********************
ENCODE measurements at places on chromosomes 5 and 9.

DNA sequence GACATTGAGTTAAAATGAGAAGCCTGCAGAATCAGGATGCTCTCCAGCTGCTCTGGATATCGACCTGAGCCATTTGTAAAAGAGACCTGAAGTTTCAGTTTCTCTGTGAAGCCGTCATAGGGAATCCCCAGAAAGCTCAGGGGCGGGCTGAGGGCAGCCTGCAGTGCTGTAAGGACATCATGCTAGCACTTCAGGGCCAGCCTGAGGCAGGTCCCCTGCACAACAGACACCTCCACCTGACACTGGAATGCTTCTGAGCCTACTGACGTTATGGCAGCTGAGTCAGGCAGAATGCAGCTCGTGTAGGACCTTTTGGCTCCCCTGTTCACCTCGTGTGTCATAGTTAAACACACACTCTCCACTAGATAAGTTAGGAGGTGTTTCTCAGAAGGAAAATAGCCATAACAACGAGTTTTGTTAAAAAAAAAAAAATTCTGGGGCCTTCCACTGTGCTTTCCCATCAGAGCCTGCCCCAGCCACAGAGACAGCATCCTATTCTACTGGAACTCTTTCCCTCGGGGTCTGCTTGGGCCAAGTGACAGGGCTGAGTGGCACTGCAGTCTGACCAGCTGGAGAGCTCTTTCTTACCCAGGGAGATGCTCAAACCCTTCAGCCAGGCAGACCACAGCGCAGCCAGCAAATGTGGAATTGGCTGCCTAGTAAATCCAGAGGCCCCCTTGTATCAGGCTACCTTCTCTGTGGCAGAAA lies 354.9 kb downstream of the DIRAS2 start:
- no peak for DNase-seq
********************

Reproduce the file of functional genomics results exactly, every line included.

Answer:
ENCODE measurements at places on chromosomes 5 and 9.

DNA sequence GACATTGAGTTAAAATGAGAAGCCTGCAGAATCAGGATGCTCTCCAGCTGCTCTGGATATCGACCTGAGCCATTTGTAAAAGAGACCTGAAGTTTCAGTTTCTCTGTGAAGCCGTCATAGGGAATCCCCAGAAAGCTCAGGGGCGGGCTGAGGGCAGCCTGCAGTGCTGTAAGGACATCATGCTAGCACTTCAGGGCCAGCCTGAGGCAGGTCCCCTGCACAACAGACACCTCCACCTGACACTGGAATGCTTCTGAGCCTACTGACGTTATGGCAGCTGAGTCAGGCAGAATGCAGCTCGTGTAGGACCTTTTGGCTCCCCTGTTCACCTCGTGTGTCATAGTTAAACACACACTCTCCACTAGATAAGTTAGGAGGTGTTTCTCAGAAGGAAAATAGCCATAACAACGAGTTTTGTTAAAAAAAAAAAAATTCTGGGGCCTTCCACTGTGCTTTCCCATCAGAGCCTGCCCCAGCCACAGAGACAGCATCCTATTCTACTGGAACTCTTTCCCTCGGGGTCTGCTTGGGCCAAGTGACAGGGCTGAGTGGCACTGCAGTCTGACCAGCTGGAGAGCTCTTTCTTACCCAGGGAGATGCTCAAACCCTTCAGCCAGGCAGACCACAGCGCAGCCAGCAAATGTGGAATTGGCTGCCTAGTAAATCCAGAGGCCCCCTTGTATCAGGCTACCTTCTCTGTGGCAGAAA lies 354.9 kb downstream of the DIRAS2 start:
- no peak for DNase-seq